An MS skin saviour

Ian Cook on why MSers are never too old to get ‘nappy rash’, especially as the weather heats up

Nappy rash, sweat rash or to use the medical term, ‘intertrigo’, is a common problem as multiple sclerosis (MS) advances, something I know only too well.

I’m talking about a red itchy inflammation of the skin which you usually see in areas where skin rubs on skin, such as in your groin, armpits, and between skin folds. Intertrigo occurs most often in what medics call the ‘perineum’, the area between your legs.

Mobility issue

MS-related intertrigo occurs most often in people with more advanced MS, who, like me, have limited mobility. Wheelchair users are particularly at risk. As well as immobility, other risk factors include incontinence (pee and poo), self-catheterising, being overweight, using corticosteroids, and excessive sweating.

Intertrigo is mainly brought on by warm temperatures, friction or rubbing, moisture and/or sweating. Poor hygiene and poor ventilation are risk factors too. Intertrigo typically starts as a red rash in skin folds that itch, sting or burn. If a secondary infection occurs, which can be due to yeast (candida) and/or bacteria, skin becomes inflamed, and in extreme cases if left untreated a foul-smelling discharge can develop.

My first experience of intertrigo came after I went to an NHS walk-in centre following a urinary tract infection. After walking in, I signed the book and sat down in a small plastic seat, in a cramped, sweaty and poorly ventilated room. I waited, waited and waited for several hours. After something like five hours I was called in to see the doctor who prescribed the antibiotic nitrofurantoin.

It was only after I rollated over the road to the pharmacist that I realised my groin was really painful. On returning home that evening I inspected the affected area and was surprised to see a red, itchy patch about three inches square around the top of one leg. I remember being surprised that there was a sharp boundary between the red, inflamed, area and the unaffected skin. What struck me most was that the inflamed area itched and itched. The ‘inflamed’ area really did feel like it was on fire.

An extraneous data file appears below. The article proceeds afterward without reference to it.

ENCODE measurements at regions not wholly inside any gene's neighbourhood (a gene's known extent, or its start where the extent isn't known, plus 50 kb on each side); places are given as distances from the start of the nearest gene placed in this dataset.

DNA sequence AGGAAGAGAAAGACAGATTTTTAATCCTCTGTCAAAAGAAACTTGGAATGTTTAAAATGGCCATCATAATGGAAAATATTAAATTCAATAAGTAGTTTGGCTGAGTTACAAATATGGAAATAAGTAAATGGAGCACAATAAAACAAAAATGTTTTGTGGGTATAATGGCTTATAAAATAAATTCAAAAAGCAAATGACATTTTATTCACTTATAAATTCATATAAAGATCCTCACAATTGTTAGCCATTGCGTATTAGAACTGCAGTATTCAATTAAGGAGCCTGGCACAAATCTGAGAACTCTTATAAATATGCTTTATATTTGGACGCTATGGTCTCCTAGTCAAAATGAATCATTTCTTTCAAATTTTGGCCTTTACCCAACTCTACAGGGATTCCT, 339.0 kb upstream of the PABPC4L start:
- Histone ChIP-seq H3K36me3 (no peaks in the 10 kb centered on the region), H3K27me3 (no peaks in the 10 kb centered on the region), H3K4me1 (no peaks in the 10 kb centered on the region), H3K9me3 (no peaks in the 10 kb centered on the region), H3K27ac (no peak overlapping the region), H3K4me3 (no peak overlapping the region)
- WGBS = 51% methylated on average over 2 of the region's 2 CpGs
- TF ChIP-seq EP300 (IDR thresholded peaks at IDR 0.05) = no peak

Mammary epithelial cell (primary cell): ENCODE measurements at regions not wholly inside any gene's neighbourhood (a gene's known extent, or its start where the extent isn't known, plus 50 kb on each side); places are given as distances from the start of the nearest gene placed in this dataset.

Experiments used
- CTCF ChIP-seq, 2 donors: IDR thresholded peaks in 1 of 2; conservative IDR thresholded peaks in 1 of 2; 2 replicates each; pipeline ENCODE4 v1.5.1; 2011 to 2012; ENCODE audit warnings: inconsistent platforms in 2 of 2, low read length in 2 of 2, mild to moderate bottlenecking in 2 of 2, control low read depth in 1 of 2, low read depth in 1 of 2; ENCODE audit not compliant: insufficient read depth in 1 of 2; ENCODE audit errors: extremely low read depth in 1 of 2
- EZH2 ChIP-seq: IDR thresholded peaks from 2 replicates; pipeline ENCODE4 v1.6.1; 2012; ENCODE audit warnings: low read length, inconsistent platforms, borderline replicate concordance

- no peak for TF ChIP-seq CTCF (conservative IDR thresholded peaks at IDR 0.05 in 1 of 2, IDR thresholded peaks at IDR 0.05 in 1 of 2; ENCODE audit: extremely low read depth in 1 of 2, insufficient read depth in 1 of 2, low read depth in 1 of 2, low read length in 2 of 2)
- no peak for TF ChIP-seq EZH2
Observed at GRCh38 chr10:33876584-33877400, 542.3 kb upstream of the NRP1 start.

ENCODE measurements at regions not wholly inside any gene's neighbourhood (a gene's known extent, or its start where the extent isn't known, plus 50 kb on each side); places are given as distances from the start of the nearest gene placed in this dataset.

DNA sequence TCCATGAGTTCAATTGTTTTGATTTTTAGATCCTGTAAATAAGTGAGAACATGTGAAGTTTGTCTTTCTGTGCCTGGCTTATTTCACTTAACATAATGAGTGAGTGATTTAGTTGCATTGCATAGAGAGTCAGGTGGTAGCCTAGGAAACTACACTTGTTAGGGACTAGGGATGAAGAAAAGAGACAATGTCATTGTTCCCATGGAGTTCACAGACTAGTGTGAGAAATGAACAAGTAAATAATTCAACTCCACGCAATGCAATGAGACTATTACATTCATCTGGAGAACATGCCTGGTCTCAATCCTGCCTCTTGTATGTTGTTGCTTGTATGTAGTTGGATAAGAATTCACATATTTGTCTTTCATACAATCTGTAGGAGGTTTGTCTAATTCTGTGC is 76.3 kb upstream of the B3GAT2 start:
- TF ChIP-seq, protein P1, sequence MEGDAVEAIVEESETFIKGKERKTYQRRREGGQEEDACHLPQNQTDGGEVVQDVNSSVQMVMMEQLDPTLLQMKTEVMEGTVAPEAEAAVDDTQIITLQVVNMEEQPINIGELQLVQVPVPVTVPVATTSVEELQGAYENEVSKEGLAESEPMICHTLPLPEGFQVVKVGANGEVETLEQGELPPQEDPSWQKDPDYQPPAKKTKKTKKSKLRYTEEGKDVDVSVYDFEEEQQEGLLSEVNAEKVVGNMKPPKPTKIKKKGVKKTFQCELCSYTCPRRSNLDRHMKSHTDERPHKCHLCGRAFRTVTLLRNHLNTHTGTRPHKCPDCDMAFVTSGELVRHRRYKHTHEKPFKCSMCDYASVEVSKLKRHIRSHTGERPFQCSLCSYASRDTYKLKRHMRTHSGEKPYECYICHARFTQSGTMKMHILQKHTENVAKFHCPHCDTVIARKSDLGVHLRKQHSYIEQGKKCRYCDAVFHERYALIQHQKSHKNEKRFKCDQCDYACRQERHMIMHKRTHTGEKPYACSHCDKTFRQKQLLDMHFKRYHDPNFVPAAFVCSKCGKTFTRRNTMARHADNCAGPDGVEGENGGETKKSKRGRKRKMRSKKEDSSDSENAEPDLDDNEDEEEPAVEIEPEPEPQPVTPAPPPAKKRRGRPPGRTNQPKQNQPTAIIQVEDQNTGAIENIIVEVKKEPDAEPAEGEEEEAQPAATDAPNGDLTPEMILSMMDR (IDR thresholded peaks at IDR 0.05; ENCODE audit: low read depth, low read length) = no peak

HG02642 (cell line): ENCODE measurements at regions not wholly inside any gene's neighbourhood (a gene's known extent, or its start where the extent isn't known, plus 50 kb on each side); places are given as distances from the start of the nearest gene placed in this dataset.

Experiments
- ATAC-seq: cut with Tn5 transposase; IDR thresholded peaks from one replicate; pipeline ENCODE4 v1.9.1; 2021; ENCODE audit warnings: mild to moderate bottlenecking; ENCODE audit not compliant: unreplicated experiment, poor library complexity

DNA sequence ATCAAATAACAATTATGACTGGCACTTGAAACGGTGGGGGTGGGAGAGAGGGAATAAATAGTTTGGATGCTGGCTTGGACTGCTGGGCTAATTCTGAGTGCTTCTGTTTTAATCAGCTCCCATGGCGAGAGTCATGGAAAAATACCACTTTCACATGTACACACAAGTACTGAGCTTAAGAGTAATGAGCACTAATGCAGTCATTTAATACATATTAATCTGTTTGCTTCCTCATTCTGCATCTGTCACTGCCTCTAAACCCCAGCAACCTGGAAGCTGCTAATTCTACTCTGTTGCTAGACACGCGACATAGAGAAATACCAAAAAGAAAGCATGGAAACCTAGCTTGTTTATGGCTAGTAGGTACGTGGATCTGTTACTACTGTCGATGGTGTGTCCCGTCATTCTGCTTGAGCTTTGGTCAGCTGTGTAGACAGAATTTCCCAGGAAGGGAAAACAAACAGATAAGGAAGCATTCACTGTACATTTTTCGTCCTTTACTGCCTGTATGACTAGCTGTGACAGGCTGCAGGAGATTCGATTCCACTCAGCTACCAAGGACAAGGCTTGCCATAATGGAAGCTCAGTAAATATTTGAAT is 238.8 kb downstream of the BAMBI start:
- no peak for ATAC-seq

An easy fix

After a rather uncomfortable night’s sleep, I rather sheepishly made my way to the local pharmacist where I explained my problem. The female pharmacist asked to have look, which she did in the pharmacy consulting room, and I remember her words. “You’ve got nappy rash,” she said. She then produced a 400g tub of something called Sudocrem, an antiseptic and anti-fungal healing cream which cost me about £5.

I went home and smeared the Sudocrem liberally over the affected area. Within hours the itch was gone and within a couple of days the redness had totally disappeared. It has returned a couple of times, usually when I have been sitting for very long periods in hot sweaty places like waiting rooms but fortunately, I have always been able to ‘nip the problem in the bud’ by slapping on the Sudocrem.

Game-changing cream

In case you were wondering Sudocrem is a thick cream containing lanolin, zinc oxide and paraffin. Lanolin acts as an emollient (something that soothes and softens the skin) zinc oxide reduces the loss of fluid and acts as an antibacterial, and paraffin repels fluid and creates a protective seal over the skin.

If you start to suffer from intertrigo or nappy rash, then my advice is to go promptly to the pharmacist and get yourself a tub. It really is a game changer or has been for me. Fortunately, I have always been able to act promptly and never had secondary infections like foul-smelling discharges. However, if a secondary infection does occur it’s possible to get antibiotics and/or stronger antifungals to treat the infection.

Preventative measures

The pharmacist also told me that personal hygiene is an issue too. This means more washing, better drying and reducing friction between the skin fold. You can also wear loose clothes that allow ventilation and change your underwear more frequently. And if you self-catheterise several times daily, as I do, it’s important to make sure you properly dry yourself afterwards.

Other things you can do is try and lose weight if you are overweight because excess folds of skin are a perfect breeding ground for intertrigo. If you suffer from excessive sweating, try using an antiperspirant. Yes, you can use the same antiperspirants for your armpits in your groin and skin folds. Some products are marketed specifically for the groin but are more expensive.

Period drama

And, in case you were wondering, intertrigo isn’t just a problem for us unhygienic males. It also affects women, particularly surrounding menstruation due to sanitaryware.

The takeaway message I suppose is that if you have MS, you’re never too old to suffer from nappy rash, and there are solutions, well, creams, which work a treat. My advice to fellow prog-MSers is go out and get some Sudocrem now. It’s only about £5 and you never know when you might need it.